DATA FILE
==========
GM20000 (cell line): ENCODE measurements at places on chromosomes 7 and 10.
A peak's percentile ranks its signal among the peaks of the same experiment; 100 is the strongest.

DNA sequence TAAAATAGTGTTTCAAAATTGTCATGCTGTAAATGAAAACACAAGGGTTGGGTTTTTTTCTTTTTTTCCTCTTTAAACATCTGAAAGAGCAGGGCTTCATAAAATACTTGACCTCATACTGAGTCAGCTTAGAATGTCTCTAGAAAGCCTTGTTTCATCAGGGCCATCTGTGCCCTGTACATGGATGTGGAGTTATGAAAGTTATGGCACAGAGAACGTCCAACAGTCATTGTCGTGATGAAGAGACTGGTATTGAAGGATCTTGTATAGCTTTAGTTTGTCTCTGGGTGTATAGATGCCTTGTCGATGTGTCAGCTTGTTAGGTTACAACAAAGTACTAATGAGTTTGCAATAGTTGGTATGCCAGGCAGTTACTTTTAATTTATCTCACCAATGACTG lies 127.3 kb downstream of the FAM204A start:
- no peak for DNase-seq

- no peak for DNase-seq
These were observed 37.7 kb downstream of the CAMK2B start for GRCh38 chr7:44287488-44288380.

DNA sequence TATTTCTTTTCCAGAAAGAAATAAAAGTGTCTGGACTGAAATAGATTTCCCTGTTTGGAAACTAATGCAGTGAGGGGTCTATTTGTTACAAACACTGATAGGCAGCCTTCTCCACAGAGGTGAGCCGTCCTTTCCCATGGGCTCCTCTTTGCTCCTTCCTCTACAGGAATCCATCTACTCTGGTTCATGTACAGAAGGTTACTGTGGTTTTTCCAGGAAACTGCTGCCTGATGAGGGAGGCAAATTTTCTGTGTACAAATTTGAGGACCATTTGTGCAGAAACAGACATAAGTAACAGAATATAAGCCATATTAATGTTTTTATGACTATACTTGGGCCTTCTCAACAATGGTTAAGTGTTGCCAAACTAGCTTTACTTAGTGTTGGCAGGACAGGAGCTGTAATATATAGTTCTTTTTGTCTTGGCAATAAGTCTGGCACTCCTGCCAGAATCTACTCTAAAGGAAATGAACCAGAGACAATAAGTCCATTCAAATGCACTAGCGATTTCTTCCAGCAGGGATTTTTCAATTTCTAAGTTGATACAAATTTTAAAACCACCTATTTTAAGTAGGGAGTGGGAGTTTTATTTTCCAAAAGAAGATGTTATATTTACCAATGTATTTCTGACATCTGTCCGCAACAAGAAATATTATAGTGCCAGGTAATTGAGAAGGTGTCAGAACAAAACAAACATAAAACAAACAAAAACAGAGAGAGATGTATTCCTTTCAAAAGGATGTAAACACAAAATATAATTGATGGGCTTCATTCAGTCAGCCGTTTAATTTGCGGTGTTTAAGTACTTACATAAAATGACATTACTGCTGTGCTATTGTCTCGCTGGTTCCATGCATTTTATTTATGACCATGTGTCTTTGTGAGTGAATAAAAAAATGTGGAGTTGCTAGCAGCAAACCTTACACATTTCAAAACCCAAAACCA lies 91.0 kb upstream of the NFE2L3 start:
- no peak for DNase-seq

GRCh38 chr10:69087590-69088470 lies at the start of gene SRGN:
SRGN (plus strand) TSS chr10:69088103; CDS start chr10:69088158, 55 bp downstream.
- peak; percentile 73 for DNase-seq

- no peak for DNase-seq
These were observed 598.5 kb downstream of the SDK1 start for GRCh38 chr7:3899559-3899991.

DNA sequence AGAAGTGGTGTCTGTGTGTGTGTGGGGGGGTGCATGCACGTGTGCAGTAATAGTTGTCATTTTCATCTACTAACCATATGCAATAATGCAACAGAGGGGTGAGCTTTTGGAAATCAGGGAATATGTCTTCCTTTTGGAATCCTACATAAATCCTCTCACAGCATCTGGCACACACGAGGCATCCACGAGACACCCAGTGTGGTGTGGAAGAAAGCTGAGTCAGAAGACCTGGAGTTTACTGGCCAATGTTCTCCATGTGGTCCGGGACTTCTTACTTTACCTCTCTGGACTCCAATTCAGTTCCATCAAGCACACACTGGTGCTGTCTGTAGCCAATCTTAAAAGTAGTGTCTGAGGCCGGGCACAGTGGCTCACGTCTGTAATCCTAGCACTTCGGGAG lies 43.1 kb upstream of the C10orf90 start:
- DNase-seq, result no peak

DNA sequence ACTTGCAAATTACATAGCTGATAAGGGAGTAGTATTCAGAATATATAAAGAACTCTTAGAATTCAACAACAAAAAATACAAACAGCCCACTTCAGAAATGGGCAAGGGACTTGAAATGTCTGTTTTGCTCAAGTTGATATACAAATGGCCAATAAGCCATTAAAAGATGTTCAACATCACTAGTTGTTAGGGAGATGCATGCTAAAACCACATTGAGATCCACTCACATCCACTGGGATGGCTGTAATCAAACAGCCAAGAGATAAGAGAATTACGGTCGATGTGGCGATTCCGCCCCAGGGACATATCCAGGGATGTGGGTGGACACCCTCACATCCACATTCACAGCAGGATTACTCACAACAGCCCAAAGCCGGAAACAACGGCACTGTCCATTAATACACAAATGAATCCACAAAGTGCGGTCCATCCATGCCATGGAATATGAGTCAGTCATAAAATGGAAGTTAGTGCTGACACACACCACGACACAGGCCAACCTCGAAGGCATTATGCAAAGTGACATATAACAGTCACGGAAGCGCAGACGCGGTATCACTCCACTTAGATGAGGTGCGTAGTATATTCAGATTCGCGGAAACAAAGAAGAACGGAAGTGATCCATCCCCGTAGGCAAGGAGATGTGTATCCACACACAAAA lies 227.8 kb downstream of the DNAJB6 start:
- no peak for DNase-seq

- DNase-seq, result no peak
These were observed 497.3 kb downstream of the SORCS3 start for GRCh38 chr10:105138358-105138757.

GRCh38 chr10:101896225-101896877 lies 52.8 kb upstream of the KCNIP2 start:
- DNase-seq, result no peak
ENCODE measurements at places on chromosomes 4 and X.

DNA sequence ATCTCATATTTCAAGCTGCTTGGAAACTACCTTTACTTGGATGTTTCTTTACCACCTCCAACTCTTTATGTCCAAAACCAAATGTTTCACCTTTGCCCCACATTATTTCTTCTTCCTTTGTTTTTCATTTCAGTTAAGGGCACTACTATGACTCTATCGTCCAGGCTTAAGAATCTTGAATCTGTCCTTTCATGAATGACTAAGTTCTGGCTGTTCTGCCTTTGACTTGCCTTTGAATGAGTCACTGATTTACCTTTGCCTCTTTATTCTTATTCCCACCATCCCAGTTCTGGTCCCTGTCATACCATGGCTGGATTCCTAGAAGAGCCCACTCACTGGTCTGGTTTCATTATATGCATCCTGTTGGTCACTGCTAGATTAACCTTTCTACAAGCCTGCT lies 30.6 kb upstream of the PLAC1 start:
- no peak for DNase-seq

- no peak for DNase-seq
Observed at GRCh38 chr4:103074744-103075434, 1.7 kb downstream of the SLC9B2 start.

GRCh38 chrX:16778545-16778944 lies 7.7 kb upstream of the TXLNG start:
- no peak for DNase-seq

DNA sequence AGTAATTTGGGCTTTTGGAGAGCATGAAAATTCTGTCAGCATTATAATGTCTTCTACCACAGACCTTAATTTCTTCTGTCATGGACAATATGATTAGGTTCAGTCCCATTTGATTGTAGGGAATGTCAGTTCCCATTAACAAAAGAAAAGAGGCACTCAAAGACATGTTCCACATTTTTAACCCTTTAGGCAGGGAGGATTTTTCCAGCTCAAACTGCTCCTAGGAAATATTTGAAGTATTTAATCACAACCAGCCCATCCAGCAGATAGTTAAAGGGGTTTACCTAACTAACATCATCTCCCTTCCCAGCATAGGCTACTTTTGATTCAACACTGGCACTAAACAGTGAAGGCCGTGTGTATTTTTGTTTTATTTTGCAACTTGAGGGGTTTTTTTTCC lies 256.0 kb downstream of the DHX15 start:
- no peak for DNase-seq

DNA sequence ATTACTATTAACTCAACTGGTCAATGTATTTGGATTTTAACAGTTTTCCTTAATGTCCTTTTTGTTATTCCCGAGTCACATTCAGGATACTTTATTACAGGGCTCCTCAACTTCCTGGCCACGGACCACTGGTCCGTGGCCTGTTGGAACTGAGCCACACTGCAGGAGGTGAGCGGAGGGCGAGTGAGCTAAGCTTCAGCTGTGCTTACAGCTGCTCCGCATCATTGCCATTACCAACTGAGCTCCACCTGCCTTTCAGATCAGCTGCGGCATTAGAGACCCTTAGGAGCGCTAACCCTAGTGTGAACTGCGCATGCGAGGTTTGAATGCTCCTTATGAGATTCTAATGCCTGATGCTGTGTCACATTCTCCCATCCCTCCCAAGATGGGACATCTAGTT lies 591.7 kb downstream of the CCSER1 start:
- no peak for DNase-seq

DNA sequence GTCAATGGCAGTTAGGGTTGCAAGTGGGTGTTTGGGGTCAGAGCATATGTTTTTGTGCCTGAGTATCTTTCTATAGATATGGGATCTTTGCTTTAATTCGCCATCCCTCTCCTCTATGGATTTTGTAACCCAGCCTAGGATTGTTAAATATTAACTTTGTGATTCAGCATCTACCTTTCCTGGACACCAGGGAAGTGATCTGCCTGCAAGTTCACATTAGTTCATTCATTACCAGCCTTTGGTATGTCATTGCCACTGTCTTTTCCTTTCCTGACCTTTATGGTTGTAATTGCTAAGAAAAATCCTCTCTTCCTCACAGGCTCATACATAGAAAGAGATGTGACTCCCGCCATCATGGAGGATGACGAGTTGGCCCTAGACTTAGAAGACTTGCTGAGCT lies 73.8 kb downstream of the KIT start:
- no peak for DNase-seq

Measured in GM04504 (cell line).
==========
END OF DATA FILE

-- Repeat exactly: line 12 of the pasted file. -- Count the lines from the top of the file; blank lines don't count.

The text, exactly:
- no peak for DNase-seq